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New TV: Big Thursday

By admin Published: September 23, 2010

Tonight includes new-series premieres on CBS ("Bleep* My Dad Says"), NBC ("Outsourced") and ABC ("My Generation") along with season premieres on Fox ("Bones," "Fringe"), NBC ("Community," "30 Rock," "The Office"), CBS ("Big Bang Theory," "CSI: Crime Scene Investigation," "The Mentalist") and ABC ("Grey's Anatomy," "Private Practice"). Short take: Stick with your returning favorite.

Notes on "Big Bang," "Bleep," "Bones," "Community," "My Generation" and "Outsourced," all of which I have seen, after the jump. along with a reminder of how much I like "Modern Family."

*I am tired of typing CBS's comic-strip euphemism in the title.

"Big Bang Theory" comes back with a funny two-tiered episode, one part involving Sheldon on a date with his new friend (very amusing Mayim Bialik), which requires Penny's assistance; the other involving things you should not do with a robotic arm. I don't know how this whole Thursday-comedy thing is going to work out with my viewing (although I picked up an hour on the night with "Survivor" moved to Wednesday), but I plan at least to DVR "Big Bang."

"Bleep," a comedy built from a Twitter feed and ensuing book about the things a politically incorrect man says, is another matter. William Shatner is moderately amusing -- and I can handle him in a sitcom far better than I could on "Boston Legal" (and I am trying not to start a rant about those Emmys he collected). But the rest of the show didn't do much for me, and I feel no need to watch again.

Staying with new shows, I have to say I laughed a little at "Outsourced," about a guy who moves to India to run the phone bank for a novelty-item company -- since that's where his job has been sent. But here's my question: Is there any point to a second episode? The first one establishes the characters and that Our Hero will adjust to his changed environment, and the environment wil adjust to him, and I don't see anything more to say.

Compare this to the lovely "Community," another fishes-out-of-water comedy, which also established a lot of nifty narrative threads early on -- and "Outsourced" is found lacking. Which is fine, because it save me a half-hour of Thursday viewing. And tonight's second-season premiere remains a clever little outing as it deals with the fallout from last season's finale. Glad to have it back -- perhaps not as glad as I was to see "Modern Family," which was delightful last night, but glad nonetheless.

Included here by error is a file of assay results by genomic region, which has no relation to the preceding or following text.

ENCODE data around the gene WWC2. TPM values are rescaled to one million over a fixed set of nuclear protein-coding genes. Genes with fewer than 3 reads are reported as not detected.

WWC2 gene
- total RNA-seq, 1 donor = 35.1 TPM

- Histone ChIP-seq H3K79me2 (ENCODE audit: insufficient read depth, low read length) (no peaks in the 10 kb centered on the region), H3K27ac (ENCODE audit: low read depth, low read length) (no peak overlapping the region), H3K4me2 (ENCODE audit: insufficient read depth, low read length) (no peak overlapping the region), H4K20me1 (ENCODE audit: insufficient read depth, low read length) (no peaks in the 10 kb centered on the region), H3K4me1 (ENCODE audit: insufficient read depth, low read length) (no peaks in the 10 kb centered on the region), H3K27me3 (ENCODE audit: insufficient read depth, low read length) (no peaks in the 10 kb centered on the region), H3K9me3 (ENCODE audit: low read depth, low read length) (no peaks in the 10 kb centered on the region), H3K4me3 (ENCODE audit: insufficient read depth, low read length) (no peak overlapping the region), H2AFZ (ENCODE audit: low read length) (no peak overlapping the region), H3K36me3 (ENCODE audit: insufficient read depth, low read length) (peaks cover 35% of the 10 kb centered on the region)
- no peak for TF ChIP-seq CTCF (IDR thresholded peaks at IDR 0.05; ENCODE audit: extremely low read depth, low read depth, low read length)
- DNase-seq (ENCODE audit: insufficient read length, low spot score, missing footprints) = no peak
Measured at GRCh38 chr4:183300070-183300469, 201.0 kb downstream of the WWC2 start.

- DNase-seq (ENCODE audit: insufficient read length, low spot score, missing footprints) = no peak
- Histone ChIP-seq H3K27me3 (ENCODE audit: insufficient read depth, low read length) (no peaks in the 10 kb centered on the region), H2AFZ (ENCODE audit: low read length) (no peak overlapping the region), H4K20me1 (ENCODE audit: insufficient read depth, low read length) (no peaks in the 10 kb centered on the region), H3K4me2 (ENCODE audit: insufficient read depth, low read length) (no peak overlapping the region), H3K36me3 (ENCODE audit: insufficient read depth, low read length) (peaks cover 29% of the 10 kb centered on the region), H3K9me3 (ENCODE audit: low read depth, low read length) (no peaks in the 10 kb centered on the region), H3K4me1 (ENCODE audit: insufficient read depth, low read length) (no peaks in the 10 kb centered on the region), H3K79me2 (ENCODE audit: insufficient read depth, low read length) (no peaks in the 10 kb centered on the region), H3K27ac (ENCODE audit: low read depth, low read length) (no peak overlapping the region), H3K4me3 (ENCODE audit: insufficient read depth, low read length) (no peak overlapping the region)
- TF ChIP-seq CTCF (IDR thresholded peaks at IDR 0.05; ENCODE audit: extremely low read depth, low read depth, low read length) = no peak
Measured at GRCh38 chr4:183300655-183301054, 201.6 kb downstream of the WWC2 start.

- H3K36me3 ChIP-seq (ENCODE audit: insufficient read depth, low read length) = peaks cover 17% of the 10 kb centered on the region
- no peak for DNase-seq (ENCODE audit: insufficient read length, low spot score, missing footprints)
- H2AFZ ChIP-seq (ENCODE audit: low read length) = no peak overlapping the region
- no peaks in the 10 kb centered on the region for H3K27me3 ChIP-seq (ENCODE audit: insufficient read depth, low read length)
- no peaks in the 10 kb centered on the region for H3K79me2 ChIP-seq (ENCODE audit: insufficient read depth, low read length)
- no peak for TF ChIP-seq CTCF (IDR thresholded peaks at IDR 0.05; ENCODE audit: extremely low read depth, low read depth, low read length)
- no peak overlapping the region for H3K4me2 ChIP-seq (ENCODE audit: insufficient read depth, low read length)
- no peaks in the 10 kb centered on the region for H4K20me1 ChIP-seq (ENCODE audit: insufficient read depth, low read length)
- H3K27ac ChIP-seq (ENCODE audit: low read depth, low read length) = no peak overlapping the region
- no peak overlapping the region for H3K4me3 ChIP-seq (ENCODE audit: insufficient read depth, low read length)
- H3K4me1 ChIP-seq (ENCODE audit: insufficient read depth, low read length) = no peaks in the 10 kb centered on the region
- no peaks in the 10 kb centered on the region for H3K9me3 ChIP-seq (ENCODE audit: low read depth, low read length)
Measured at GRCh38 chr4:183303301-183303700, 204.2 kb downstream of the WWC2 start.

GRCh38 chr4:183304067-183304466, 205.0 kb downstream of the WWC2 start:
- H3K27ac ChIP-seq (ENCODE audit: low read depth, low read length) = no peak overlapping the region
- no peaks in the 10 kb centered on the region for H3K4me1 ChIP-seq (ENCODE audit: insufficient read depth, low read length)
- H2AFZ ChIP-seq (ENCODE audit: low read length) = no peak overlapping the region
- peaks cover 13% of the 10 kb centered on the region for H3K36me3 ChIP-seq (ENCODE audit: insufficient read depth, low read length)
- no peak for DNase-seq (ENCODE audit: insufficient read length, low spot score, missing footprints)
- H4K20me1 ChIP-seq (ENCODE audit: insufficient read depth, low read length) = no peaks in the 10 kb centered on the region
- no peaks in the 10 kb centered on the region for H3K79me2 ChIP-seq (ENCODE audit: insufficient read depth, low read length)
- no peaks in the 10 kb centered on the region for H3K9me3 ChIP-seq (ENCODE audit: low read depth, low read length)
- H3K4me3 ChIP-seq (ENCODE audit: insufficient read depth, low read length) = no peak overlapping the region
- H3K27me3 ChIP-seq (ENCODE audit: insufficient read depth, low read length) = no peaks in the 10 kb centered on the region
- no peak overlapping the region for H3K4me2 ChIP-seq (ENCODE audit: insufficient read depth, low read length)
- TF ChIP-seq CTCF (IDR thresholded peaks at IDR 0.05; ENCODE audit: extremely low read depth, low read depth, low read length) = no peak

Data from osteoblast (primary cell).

Also largely irrelevant is "My Generation," which is sort of like "St. Elmo's Fire" shot by a documentary crew. The premise is that documentarians 10 years ago shot a film about a bunch of high-school seniors, and now the crew is back to see what became of them. So you get mock-doc footage from today intercut with mock-doc footage from 10 years ago, and lots of angst and self-importance. But never did I care enough about any character to want to know more about him or her. It's bland, and dull. And I hated "St. Elmo's Fire."

On the other hand, I have liked and still like "Bones," which tries in a rather crowded hour to tie up the loose ends from last season's finale, which found all the characters scattering. A crisis for one of them brings them back together, with new developments in their lives and some old business -- specifically, what's going to happen with Booth and Brennan? The episode is accordingly titled "The Mastodon in the Room" -- and the show really pushes too hard when we get to a room that really has a mastodon in it. And by the end of the episode, we still don't quite know what will be done about that Booth-Brennan mastodon.

Still, I am so committed to these characters that I hang around just to see what they will do and say. And I was perfectly satisfied with tonight's show.

More on "Grey's," "CSI" and the other NBC comedies after I see them tonight.

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